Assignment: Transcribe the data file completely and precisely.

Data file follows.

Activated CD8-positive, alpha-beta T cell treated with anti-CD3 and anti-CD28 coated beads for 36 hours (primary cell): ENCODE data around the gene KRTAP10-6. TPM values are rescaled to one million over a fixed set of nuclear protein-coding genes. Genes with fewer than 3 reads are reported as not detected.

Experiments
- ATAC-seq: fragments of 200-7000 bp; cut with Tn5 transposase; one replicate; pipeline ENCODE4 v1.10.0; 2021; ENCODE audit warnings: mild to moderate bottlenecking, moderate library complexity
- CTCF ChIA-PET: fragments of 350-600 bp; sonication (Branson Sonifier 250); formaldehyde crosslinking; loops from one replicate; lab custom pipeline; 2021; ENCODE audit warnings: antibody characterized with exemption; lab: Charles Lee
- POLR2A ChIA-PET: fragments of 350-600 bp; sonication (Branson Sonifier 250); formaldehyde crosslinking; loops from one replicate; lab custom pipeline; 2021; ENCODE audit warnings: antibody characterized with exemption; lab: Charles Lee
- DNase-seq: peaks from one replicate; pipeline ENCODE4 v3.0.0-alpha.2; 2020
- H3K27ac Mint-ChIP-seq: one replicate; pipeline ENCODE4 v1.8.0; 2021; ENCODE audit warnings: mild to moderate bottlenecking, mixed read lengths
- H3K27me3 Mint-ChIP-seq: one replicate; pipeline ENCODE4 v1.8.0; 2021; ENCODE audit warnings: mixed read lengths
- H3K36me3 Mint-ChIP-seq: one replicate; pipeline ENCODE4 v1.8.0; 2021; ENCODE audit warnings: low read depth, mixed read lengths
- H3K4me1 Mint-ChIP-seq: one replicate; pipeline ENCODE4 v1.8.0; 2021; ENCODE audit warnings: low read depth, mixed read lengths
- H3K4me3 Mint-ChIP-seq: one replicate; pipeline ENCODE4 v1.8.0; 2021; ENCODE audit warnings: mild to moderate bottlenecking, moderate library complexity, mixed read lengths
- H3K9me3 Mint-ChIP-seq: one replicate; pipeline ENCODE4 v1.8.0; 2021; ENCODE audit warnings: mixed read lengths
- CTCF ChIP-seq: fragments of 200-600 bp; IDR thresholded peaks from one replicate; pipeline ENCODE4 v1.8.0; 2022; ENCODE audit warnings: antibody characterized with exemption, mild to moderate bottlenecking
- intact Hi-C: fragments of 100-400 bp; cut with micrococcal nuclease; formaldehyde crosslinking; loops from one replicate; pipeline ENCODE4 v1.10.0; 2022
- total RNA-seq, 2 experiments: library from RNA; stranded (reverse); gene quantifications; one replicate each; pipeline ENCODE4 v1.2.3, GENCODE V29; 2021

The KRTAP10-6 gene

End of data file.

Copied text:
Activated CD8-positive, alpha-beta T cell treated with anti-CD3 and anti-CD28 coated beads for 36 hours (primary cell): ENCODE data around the gene KRTAP10-6. TPM values are rescaled to one million over a fixed set of nuclear protein-coding genes. Genes with fewer than 3 reads are reported as not detected.

Experiments
- ATAC-seq: fragments of 200-7000 bp; cut with Tn5 transposase; one replicate; pipeline ENCODE4 v1.10.0; 2021; ENCODE audit warnings: mild to moderate bottlenecking, moderate library complexity
- CTCF ChIA-PET: fragments of 350-600 bp; sonication (Branson Sonifier 250); formaldehyde crosslinking; loops from one replicate; lab custom pipeline; 2021; ENCODE audit warnings: antibody characterized with exemption; lab: Charles Lee
- POLR2A ChIA-PET: fragments of 350-600 bp; sonication (Branson Sonifier 250); formaldehyde crosslinking; loops from one replicate; lab custom pipeline; 2021; ENCODE audit warnings: antibody characterized with exemption; lab: Charles Lee
- DNase-seq: peaks from one replicate; pipeline ENCODE4 v3.0.0-alpha.2; 2020
- H3K27ac Mint-ChIP-seq: one replicate; pipeline ENCODE4 v1.8.0; 2021; ENCODE audit warnings: mild to moderate bottlenecking, mixed read lengths
- H3K27me3 Mint-ChIP-seq: one replicate; pipeline ENCODE4 v1.8.0; 2021; ENCODE audit warnings: mixed read lengths
- H3K36me3 Mint-ChIP-seq: one replicate; pipeline ENCODE4 v1.8.0; 2021; ENCODE audit warnings: low read depth, mixed read lengths
- H3K4me1 Mint-ChIP-seq: one replicate; pipeline ENCODE4 v1.8.0; 2021; ENCODE audit warnings: low read depth, mixed read lengths
- H3K4me3 Mint-ChIP-seq: one replicate; pipeline ENCODE4 v1.8.0; 2021; ENCODE audit warnings: mild to moderate bottlenecking, moderate library complexity, mixed read lengths
- H3K9me3 Mint-ChIP-seq: one replicate; pipeline ENCODE4 v1.8.0; 2021; ENCODE audit warnings: mixed read lengths
- CTCF ChIP-seq: fragments of 200-600 bp; IDR thresholded peaks from one replicate; pipeline ENCODE4 v1.8.0; 2022; ENCODE audit warnings: antibody characterized with exemption, mild to moderate bottlenecking
- intact Hi-C: fragments of 100-400 bp; cut with micrococcal nuclease; formaldehyde crosslinking; loops from one replicate; pipeline ENCODE4 v1.10.0; 2022
- total RNA-seq, 2 experiments: library from RNA; stranded (reverse); gene quantifications; one replicate each; pipeline ENCODE4 v1.2.3, GENCODE V29; 2021

The KRTAP10-6 gene